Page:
Category Archives: Environmental Impact

Congressional Act to Allow Pipelines to Cross Appalachian Trail and Blue Ridge Parkway?

Say “NO!”

On December 3, 2018, KPVI6 reported that “Legislation is pending in Congress that would give the National Park Service clear authority to allow construction of the Atlantic Coast Pipeline beneath the Appalachian Trail and Blue Ridge Parkway, both potentially critical obstacles under litigation pending in the 4th U.S. Circuit Court of Appeals. Dominion Energy, lead partner in the $7 billion project, confirmed the legislative proposal, which first surfaced in a blog post from an Alabama group that suggested aid for the 600-mile natural gas pipeline is ‘tucked into the omnibus spending bill’ being negotiated by Sen. Richard Shelby, R-Ala., chairman of the Senate Appropriations Committee.”

Dominion’s Aaron Ruby emailed the Richmond Times-Dispatch, saying that, “Congress is considering a legislative amendment that would explicitly authorize the park service to grant a permit for such a crossing.”

The Park Service has twice issued permits for the ACP to cross the Parkway. After the first permit was issued, the 4th Circuit Court of Appeals vacated it in early August as an “arbitrary and capricious” exercise of the agency’s powers. At the same time, the Court also issued a stay of the permit the Forest Service issued for the ACP to cross the Appalachian Trail. After the two agencies [minimally] revised their permits, FERC lifted the stay order, but appeals against the reissued permits are pending, and legal briefs to the Court are due at the end of this week.

In vacating the Park Service permit in early August, Judge Gregory did not rule decisively on whether the Park Service has authority to issue the permit under the Blue Ridge Parkway Organic Act, but he said it had failed to show how the project is consistent with the purposes of the parkway and National Park System. For example, the Park Service had conducted a visibility study and found that because the crossing at Reeds Gap near the Wintergreen entrance would be very visible, it would “thus significantly decreasing the park’s scenic value.”

In trying to get Congress to pass a bill (buried in the omnibus spending bill where they surely hoped no one would notice it) giving the Park Service authority to allow construction, Dominion is clearly trying to make an end run around pending Court rulings that might not be in their favor. Austin “DJ” Gerken, an attorney for the Southern Environmental Law Center, commented, “It’s disappointing but not surprising that Dominion would try to bend the law to its will. It’s already tried to bend the agencies to its will.” And he added, “The fact that Dominion is trying to work around [the law] before it even knows what the court has ruled is really shocking and bold.”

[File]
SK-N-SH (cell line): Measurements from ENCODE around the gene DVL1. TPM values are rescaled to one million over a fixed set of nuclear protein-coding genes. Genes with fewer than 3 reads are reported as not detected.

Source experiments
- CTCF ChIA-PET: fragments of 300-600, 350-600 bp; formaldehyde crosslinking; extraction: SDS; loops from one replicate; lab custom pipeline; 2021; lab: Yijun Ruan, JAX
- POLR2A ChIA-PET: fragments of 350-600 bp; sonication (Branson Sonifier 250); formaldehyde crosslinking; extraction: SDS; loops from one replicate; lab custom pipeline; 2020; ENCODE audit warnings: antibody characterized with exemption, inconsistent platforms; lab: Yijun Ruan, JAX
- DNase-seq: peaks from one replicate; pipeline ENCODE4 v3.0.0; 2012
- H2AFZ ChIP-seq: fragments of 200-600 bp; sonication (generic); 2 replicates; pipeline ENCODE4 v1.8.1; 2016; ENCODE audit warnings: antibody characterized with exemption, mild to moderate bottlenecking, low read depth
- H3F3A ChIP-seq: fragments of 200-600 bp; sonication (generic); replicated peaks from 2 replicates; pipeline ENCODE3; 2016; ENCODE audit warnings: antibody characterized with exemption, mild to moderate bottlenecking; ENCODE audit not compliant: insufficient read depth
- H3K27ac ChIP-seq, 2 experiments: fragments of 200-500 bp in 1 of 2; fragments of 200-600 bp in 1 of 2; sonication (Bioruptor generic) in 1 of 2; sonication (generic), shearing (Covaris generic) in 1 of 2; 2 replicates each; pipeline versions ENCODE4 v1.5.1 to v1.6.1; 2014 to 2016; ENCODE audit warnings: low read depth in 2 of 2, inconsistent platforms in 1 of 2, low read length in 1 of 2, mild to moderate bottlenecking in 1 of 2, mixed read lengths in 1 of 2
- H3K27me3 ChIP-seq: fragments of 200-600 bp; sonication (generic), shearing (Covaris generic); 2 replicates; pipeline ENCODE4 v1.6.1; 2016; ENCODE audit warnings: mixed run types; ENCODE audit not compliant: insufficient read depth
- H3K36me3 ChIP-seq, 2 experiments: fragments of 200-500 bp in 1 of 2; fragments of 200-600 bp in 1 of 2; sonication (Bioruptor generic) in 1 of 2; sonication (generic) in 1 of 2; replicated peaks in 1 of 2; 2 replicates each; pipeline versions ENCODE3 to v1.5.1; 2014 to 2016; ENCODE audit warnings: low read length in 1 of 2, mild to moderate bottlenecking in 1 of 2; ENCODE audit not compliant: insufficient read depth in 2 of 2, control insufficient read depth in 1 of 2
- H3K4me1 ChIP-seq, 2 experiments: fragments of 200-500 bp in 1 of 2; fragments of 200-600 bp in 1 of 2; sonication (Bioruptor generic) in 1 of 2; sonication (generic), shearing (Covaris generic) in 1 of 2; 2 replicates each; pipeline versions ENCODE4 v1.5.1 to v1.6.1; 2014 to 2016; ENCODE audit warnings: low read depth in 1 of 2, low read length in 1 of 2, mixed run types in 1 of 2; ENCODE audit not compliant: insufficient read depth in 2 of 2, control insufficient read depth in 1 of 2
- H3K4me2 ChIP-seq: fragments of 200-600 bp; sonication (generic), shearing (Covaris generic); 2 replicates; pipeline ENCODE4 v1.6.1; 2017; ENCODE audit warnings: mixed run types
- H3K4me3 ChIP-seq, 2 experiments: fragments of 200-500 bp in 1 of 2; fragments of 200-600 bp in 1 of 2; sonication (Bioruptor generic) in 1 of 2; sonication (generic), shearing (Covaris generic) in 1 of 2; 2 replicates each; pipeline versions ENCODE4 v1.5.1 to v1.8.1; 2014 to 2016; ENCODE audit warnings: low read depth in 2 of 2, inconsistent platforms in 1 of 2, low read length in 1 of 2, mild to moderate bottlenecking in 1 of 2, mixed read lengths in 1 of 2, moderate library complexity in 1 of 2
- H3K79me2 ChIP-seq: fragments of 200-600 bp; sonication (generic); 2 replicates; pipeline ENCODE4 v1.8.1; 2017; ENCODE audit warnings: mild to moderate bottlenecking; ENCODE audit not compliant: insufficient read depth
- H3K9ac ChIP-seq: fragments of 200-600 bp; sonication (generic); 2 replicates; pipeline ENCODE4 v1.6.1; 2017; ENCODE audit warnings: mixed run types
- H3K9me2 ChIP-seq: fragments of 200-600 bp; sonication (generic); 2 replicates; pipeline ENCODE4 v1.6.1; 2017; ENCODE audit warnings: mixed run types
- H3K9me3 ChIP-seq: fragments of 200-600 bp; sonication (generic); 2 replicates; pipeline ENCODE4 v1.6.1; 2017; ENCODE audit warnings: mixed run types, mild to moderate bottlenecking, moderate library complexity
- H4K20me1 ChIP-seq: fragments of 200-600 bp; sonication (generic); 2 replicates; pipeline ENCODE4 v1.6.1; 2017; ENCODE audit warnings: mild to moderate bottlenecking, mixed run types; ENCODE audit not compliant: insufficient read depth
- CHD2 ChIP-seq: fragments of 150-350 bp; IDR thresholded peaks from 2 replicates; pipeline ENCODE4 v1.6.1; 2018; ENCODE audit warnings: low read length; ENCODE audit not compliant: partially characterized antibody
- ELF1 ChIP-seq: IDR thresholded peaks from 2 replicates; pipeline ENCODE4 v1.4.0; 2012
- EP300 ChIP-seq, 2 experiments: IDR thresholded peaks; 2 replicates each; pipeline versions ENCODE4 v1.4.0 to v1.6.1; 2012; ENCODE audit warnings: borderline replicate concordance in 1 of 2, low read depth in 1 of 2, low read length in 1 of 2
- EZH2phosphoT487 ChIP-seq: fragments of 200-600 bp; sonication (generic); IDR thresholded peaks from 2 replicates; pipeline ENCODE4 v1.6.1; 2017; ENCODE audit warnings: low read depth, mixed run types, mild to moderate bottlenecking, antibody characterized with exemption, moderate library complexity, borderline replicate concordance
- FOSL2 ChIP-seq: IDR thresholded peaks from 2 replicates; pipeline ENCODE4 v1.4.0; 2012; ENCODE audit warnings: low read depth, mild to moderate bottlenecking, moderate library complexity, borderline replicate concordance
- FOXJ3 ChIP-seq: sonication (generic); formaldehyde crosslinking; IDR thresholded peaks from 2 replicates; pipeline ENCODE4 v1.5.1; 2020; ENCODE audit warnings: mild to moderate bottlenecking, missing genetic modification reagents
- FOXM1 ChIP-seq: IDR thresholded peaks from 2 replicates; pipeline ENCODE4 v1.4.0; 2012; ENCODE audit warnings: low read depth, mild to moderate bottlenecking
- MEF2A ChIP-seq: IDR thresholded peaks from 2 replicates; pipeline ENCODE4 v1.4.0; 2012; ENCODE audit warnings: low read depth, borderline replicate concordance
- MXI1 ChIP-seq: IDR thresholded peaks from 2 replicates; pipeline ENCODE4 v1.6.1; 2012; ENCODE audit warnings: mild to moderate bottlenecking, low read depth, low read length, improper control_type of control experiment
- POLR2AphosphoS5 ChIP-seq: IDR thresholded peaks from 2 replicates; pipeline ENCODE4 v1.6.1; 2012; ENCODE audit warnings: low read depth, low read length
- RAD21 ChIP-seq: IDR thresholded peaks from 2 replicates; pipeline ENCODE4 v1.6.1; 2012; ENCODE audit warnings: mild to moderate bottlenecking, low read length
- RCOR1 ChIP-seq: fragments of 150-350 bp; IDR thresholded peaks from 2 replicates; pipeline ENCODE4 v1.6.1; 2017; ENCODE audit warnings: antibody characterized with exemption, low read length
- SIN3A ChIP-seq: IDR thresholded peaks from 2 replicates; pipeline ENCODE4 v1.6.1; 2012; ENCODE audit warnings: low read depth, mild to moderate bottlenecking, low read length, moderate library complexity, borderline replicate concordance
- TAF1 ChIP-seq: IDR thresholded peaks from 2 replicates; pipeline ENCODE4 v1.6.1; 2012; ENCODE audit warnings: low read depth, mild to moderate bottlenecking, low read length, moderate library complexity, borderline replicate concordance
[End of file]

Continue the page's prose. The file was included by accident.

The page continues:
Take action! Contact your Senators and Representatives to urge them to oppose any legislative amendment that would give the National Park Service unchecked authority to allow pipeline construction. Contact Senator Shelby and other members of the Senate Appropriations Committee. Senator Kaine’s office says he does not support the measure, so thank Senator Kaine for protecting the land held in common for all of us to enjoy.

4th Circuit Court Stays ACP Permit in WV

On Wednesday November 7, 2018, the 4th U.S. Circuit Court of Appeals ordered a temporary halt to the water-crossing permit allowing the Atlantic Coast Pipeline to build through streams and rivers in West Virginia. Although the Army Corps of Engineers had issued a “Nationwide Permit 12,” the West Virginia Department of Environmental Protection inserted two stipulations, requiring that stream crossings must be completed in 72 hours, and that structures authorized by the permit could not impede fish from swimming upstream or downstream. ACP then changed its construction method for crossing the Greenbrier River to a method environmental lawyers say violates the WV DEP conditions.

The Corps reinstated their permit in October, and last week Appalachian Mountain Advocates, on behalf of the Sierra Cub, West Virginia Rivers Coalition, West Virginia Highlands Conservancy, Appalachian Voices, and Chesapeake Climate Action Network, asked the 4th Circuit Court for a stay to pause the construction. The Court issued the two-page order from Chief Judge Roger Gregory, with the concurrence of Judge James Wynn and Judge Stephanie Thacker.